Credit: Lorena Rivero del Paso

IMF Regional Workshops on Digital Solutions in Public Financial Management

Digitalization can reduce costs, enhance existent business processes, and redefine the design of new processes to enhance public sector performance including for public financial management (PFM) systems. Yet, many countries still face challenges in reaping the full potential of digital technologies. To support policy makers in implementing and modernizing digital solutions in the PFM area, the IMF’s Fiscal Affairs Department (FAD) is providing technical assistance and capacity development for digital solutions in PFM.

FAD held three regional workshops to support government officials in assessing an existing PFM IT system and preparing roadmaps for its development and/or improvement. At least two participants from each country were invited, including one functional administrator (e.g., from the budget or accounting department) and one IT administrator (e.g., from the IT department), to create a bridge of understanding across the two areas. The Digital PFM workshops gathered more than 70 participants from 30 countries in the Asia Pacific, Latin America, and Africa regions.[1] These workshops were jointly funded by the Bill and Melinda Gates Foundations and the Swiss State Secretariat for Economic Affairs (SECO).

Before each workshop, participants were asked to complete a survey and indicate the strengths and weaknesses of their systems. Survey results revealed that the most significant challenge across all regions (27 countries) was the lack of connectivity or interoperability between IT systems. Other main challenges highlighted by the survey results include cybersecurity concerns and the failure of systems to evolve along with the needs of users(selected by 20 and 19 countries, respectively).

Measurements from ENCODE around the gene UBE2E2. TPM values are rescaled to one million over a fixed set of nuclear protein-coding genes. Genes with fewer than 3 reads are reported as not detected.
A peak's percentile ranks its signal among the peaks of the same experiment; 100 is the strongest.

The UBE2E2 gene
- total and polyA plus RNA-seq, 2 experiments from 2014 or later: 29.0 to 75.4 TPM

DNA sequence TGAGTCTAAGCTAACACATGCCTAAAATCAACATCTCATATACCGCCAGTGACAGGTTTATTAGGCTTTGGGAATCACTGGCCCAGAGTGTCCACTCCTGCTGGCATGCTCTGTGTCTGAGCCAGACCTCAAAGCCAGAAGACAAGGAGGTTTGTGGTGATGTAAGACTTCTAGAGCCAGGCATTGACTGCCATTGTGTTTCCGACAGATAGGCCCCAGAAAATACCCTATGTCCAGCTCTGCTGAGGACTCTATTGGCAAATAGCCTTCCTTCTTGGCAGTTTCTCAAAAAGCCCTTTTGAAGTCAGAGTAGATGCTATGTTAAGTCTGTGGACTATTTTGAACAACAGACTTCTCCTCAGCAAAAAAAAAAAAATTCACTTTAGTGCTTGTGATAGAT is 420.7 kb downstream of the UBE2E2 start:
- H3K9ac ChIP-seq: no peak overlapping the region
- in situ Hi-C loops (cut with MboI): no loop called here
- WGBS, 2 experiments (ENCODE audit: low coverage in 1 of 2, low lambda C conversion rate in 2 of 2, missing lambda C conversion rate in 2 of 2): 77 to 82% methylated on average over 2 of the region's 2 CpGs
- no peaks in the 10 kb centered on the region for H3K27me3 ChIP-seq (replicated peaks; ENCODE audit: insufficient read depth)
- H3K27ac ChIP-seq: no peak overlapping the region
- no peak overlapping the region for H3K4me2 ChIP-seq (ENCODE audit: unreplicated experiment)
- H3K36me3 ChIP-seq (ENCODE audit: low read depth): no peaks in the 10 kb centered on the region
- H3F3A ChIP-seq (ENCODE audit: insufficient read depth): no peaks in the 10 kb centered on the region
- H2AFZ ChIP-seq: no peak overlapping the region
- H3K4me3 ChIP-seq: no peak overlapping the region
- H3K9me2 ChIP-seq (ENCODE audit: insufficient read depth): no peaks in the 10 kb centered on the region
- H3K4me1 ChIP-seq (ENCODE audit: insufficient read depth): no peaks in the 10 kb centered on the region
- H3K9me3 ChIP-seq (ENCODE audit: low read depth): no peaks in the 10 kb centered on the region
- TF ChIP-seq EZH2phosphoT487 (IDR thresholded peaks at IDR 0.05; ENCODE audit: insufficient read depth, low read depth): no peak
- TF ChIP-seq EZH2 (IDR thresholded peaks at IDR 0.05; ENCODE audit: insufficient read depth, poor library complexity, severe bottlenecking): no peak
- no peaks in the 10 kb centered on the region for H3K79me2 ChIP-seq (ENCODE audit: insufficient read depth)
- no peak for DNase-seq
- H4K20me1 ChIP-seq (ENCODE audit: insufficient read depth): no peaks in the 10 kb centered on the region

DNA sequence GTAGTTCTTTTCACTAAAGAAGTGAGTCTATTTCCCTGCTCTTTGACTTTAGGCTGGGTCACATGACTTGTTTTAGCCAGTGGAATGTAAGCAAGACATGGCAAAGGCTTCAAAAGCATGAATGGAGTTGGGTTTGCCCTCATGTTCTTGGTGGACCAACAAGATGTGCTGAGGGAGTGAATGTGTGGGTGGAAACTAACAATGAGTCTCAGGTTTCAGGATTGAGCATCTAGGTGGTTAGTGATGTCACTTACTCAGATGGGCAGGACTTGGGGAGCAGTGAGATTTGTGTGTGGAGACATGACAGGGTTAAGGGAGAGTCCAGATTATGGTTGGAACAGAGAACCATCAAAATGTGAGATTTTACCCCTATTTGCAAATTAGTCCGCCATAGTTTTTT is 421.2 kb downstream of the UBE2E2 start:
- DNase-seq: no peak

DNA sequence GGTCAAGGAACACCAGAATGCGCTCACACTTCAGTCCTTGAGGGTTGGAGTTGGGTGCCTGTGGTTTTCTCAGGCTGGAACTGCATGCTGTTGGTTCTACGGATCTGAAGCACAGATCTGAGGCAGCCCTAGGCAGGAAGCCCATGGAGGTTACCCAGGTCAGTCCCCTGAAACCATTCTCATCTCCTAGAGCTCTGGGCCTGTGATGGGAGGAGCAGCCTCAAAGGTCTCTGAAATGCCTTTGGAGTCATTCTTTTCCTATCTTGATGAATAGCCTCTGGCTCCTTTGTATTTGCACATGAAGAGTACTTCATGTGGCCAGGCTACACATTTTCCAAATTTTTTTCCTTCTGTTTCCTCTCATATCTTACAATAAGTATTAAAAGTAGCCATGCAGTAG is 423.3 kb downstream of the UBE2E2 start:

The workshops provided an opportunity for participants to discuss these issues with experts from the IMF and other organizations including the GovStack and the Digital Public Goods Alliance, and with regional counterparts. These workshops were highly interactive, allowing participants to present their country cases, conduct self-assessments, brainstorm with their regional counterparts, and work with their partner officials to develop an action plan for designing or updating their systems.


The Digital PFM workshops were based on the Digital Solutions Guidelines for Public Financial Management, which present a holistic approach and comprehensive framework for successful digitalization of PFM using three pillars: (i) Functional, referring to how digital solutions are used to support a business process; (ii) IT Architectural, denoting the attributes of the underlying technology; and (iii) Governance and Management, including the legal and institutional aspects. Post-workshop surveys showed that this framework resonated with the participants, who understand from first-hand experience that successful PFM digitalization requires a holistic approach that considers all three perspectives.

All 30 countries left the workshop with a roadmap containing a set of short, medium and long-term priorities in each of the three pillars. Many participants strongly agreed that the workshops contributed to helping them develop their next steps, which may involve integrating their roadmap into broader country reform plans. They also expressed interest in delving more deeply into topics covered by the Guidelines and the workshops, such as data governance, data-driven decision making, and digital stack initiatives. Clearly, there is further work to be done—and exciting opportunities to be taken—in the digital PFM agenda. The IMF’s Fiscal Affairs Department stands ready to support governments in making better use of digital technologies to transform PFM.

[1] The three workshops were held  1) in Vietnam for seven countries in the Asia-Pacific (Cambodia, Indonesia, Laos, Malaysia, Nepal, the Philippines, and Vietnam); 2) in Colombia for ten countries in Latin America and the Caribbean (Colombia, Costa Rica, Dominican Republic, El Salvador, Guatemala, Honduras, Nicaragua, Panama, Paraguay and Peru); and 3 in Mauritius at the African Training Institute Facilities for 13 countries in Africa (Angola, Benin, Cape Verde, Comoros, Guinea-Bissau, Madagascar, Mauritius, Mozambique, Namibia, Sao Tome and Principe, Seychelles, Zambia, and Zimbabwe).